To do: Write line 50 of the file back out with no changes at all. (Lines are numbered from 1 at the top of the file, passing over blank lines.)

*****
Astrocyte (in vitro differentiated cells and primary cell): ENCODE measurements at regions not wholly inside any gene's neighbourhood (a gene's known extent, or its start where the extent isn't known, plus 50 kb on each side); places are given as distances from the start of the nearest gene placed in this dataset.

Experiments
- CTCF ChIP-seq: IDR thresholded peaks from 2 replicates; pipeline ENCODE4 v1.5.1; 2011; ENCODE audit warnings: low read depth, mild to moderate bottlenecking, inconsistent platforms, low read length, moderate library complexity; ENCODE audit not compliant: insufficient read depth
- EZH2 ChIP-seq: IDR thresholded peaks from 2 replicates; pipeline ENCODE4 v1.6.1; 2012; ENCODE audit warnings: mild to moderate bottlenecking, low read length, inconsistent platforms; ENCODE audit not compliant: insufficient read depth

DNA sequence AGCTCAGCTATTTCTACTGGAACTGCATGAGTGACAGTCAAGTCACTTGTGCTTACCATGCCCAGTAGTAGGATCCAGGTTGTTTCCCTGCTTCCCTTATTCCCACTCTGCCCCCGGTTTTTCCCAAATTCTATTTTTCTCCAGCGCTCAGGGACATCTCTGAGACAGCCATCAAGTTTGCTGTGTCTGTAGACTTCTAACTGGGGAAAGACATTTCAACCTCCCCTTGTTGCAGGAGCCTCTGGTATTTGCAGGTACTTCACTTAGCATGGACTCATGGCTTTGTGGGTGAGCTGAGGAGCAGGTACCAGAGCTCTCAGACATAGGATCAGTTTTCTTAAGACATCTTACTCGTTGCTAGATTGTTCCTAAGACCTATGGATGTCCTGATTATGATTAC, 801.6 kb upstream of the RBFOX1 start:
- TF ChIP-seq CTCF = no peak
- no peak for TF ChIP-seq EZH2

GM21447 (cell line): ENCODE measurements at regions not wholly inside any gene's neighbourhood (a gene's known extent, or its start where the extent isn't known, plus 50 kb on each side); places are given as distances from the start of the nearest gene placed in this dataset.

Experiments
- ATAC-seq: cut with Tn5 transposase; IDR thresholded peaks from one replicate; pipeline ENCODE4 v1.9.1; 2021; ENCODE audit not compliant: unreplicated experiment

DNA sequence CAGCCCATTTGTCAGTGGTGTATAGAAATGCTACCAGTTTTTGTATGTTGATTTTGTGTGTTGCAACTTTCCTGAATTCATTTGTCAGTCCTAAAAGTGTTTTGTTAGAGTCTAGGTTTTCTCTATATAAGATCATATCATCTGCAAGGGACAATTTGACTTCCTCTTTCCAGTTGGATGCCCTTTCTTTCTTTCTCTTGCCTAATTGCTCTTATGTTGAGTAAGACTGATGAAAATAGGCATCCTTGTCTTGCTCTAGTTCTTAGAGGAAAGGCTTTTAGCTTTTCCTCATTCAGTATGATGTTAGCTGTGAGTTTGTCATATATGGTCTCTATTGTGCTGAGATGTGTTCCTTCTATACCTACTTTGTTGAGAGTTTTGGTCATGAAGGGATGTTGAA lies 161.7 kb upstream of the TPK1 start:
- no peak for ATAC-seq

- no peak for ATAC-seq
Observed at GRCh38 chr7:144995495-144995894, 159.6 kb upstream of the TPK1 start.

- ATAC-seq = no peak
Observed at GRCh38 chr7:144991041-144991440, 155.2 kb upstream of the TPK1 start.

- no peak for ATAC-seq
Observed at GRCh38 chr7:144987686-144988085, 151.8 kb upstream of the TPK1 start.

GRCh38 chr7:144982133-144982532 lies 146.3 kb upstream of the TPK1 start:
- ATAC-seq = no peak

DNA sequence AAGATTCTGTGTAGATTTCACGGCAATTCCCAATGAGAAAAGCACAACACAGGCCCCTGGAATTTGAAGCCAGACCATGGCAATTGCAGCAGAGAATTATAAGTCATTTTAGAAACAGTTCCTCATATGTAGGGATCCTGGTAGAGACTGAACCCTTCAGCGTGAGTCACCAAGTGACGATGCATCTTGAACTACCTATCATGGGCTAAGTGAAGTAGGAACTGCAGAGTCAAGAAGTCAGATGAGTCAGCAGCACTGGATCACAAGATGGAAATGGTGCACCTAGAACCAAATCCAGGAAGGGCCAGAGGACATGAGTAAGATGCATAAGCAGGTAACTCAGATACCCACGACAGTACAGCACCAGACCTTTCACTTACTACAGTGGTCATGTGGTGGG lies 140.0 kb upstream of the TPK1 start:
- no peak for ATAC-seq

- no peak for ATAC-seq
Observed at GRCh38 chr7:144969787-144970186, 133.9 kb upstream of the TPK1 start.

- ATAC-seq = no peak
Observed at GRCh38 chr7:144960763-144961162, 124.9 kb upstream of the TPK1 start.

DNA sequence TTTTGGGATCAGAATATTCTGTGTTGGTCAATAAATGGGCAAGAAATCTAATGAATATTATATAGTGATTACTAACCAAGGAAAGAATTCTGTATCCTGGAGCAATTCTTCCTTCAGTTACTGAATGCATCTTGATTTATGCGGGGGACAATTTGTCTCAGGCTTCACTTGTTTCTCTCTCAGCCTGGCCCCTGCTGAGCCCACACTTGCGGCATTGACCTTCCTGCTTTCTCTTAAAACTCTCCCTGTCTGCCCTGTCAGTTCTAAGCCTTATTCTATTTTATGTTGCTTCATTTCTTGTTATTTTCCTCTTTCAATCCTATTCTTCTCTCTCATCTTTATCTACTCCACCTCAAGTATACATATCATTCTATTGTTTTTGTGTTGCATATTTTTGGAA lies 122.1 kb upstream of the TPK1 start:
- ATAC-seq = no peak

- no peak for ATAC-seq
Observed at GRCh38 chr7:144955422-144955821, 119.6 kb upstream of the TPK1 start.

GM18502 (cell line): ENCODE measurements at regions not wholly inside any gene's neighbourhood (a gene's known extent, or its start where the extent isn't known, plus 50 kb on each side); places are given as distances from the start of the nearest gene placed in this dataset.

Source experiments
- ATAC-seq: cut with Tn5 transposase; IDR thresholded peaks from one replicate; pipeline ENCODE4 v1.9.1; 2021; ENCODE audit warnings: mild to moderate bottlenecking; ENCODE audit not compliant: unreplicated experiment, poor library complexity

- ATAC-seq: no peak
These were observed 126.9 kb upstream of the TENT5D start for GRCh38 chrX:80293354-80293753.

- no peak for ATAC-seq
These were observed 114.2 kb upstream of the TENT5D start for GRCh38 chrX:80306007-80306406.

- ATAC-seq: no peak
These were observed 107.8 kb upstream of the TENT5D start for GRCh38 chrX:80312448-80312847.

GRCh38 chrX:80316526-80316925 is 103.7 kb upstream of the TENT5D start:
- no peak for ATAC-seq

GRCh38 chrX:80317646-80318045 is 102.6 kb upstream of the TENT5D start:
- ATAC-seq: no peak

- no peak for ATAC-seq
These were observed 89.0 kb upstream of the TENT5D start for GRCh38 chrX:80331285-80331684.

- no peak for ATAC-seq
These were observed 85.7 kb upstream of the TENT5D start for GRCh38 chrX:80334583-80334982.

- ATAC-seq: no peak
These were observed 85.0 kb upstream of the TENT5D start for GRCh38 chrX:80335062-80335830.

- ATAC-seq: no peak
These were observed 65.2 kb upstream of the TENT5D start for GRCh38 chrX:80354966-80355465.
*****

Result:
- ATAC-seq: no peak